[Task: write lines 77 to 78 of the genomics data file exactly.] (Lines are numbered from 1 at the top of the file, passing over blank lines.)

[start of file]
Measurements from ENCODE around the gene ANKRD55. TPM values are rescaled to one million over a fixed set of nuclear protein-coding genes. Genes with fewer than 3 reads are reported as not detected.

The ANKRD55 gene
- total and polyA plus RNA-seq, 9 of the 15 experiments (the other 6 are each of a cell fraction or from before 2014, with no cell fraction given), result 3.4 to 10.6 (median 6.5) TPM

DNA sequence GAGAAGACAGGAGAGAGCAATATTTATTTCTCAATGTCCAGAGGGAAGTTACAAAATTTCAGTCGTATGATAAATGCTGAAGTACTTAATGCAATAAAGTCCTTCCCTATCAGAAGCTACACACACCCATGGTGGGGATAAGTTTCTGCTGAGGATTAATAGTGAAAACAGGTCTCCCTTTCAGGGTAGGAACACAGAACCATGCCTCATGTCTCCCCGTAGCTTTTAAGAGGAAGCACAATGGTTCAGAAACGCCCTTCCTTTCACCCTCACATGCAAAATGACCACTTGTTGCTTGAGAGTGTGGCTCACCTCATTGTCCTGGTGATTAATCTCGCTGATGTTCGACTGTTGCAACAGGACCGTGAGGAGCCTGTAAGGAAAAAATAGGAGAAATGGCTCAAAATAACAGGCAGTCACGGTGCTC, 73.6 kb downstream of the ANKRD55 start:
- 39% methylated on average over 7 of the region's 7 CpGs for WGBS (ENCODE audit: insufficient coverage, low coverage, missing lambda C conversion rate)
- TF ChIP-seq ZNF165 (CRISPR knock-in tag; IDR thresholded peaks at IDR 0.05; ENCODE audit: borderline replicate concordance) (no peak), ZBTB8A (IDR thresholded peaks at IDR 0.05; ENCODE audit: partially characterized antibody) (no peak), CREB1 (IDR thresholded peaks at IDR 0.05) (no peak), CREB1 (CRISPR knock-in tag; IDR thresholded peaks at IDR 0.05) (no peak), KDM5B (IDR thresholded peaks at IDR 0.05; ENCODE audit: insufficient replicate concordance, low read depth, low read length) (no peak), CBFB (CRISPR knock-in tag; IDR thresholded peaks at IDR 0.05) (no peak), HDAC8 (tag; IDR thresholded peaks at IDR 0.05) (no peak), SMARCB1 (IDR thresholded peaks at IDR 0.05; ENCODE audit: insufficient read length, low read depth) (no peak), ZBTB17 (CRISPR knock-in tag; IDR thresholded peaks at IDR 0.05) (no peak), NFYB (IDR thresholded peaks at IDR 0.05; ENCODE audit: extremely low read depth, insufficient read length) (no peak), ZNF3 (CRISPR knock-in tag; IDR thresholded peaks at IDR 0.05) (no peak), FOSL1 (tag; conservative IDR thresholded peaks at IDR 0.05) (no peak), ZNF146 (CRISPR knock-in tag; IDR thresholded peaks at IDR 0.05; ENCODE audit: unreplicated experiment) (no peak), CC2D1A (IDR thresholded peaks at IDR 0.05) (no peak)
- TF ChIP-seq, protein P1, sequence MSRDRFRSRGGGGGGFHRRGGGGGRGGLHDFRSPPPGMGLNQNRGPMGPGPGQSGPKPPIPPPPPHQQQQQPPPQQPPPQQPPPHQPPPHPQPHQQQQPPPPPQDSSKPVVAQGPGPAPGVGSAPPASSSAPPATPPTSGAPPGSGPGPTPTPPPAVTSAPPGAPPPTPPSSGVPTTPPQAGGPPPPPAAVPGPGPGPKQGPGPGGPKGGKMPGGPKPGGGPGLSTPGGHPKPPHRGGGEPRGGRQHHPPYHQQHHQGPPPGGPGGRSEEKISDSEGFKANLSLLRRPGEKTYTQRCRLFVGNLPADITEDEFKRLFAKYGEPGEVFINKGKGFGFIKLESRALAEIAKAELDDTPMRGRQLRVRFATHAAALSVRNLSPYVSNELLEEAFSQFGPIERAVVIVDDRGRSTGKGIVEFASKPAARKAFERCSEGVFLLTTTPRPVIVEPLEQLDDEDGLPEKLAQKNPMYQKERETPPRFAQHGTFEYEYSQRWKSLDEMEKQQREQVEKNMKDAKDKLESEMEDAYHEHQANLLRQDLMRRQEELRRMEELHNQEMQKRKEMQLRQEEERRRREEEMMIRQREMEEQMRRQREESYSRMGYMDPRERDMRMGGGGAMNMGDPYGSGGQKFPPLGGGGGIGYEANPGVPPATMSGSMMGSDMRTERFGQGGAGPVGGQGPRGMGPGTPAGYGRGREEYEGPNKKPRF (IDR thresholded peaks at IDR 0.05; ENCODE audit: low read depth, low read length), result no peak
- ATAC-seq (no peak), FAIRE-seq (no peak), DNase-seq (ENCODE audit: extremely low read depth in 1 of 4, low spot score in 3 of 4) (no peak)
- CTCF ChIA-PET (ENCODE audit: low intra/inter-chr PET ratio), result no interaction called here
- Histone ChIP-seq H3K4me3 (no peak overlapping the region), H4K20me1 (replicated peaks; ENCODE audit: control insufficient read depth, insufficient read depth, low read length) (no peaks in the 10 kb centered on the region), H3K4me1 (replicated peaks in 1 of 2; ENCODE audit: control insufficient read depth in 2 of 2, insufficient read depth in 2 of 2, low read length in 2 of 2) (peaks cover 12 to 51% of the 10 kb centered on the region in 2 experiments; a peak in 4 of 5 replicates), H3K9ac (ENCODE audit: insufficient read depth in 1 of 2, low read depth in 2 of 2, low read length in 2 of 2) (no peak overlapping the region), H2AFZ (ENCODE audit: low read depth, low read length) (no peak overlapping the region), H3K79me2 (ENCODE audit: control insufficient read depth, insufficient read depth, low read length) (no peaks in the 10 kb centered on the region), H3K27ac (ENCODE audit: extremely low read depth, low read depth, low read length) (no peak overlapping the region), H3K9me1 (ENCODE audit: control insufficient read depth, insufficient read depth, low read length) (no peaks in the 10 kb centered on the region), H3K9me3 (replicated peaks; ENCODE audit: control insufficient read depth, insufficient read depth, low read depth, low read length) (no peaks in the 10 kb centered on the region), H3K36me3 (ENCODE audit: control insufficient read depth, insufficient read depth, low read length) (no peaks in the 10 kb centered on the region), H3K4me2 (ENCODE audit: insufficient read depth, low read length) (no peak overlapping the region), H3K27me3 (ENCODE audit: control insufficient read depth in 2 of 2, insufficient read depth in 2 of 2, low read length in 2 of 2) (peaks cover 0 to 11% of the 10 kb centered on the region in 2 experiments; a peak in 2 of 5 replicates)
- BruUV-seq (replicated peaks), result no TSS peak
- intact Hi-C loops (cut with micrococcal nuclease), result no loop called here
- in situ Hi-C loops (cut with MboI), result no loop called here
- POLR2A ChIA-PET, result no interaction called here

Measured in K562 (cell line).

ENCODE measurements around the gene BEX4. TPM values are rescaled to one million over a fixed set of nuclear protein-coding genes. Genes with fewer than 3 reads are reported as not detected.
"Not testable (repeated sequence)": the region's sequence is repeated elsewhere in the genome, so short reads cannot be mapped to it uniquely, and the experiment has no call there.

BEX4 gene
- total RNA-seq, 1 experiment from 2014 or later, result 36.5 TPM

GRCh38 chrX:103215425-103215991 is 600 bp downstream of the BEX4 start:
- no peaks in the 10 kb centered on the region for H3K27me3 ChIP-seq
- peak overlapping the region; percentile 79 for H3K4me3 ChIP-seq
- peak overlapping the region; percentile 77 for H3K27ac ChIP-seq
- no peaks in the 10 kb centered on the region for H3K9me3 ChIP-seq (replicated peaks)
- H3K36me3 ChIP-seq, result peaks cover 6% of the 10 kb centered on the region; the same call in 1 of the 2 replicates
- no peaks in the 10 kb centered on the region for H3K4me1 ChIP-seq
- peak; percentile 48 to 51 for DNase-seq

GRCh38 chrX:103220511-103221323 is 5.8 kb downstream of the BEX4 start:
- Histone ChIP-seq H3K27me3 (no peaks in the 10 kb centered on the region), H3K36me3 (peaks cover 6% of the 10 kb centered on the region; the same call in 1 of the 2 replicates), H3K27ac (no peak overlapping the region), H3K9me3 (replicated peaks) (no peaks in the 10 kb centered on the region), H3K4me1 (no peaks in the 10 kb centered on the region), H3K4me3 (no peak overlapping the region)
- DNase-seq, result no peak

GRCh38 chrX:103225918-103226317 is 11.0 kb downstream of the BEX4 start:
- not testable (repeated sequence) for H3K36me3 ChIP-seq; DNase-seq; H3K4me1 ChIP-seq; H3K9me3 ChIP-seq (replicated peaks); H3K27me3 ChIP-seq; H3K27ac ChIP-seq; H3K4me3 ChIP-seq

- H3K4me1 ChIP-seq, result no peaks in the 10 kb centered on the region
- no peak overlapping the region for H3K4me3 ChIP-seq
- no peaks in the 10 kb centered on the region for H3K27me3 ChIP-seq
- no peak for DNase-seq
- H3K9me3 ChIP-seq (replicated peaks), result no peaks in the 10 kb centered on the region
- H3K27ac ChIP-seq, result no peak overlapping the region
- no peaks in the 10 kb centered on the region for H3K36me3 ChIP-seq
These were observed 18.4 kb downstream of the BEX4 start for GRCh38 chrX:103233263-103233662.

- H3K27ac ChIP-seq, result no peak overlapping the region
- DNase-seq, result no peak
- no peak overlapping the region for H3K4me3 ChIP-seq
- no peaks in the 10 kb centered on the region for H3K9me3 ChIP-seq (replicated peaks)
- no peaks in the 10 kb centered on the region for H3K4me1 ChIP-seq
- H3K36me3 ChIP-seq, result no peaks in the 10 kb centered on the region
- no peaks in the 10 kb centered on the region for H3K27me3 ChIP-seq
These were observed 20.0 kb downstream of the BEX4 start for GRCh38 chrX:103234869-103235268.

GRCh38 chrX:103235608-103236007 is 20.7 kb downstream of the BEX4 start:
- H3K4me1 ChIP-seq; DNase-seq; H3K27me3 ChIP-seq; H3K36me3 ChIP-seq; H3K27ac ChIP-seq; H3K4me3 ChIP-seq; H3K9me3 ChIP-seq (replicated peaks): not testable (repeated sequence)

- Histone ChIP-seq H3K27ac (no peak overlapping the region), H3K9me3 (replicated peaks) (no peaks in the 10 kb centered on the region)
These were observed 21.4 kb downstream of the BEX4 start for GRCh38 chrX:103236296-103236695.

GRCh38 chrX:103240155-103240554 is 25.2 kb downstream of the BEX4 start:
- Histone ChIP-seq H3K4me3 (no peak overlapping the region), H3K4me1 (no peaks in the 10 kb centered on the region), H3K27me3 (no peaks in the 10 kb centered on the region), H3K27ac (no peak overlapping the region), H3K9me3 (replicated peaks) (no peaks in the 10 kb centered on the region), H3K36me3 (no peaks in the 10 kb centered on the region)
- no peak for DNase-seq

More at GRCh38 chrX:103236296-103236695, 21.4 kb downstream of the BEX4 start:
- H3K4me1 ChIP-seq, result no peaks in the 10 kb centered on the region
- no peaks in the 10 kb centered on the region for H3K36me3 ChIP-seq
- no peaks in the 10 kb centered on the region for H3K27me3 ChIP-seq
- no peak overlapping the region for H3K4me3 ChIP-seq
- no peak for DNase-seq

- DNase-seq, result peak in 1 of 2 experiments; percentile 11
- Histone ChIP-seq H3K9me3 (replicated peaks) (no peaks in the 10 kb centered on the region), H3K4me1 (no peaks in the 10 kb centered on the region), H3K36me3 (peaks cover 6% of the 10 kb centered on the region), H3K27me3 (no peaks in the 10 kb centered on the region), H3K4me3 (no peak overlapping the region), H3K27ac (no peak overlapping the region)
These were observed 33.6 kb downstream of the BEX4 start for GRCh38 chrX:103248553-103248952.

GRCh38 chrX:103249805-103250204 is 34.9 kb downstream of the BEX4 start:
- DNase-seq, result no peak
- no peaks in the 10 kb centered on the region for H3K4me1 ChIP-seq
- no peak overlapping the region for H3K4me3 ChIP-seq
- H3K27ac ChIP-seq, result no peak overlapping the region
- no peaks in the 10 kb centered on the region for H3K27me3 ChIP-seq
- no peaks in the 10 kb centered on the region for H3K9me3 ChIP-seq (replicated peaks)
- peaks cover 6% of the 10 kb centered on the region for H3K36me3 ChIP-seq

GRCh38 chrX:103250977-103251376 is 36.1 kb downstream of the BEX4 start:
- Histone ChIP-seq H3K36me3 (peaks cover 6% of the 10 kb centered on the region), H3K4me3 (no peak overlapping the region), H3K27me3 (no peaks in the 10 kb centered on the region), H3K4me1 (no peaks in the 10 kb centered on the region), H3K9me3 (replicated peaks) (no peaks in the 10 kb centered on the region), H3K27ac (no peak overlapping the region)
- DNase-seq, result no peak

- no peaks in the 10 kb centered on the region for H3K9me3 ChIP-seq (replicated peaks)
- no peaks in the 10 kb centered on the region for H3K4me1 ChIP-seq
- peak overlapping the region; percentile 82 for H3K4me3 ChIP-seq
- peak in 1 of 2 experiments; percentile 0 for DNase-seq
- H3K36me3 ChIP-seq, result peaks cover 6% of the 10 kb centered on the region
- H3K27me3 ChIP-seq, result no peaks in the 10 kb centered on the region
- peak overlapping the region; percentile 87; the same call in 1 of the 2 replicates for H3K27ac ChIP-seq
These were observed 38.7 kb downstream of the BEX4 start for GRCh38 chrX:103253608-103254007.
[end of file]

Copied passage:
- no peaks in the 10 kb centered on the region for H3K4me1 ChIP-seq
- peak overlapping the region; percentile 82 for H3K4me3 ChIP-seq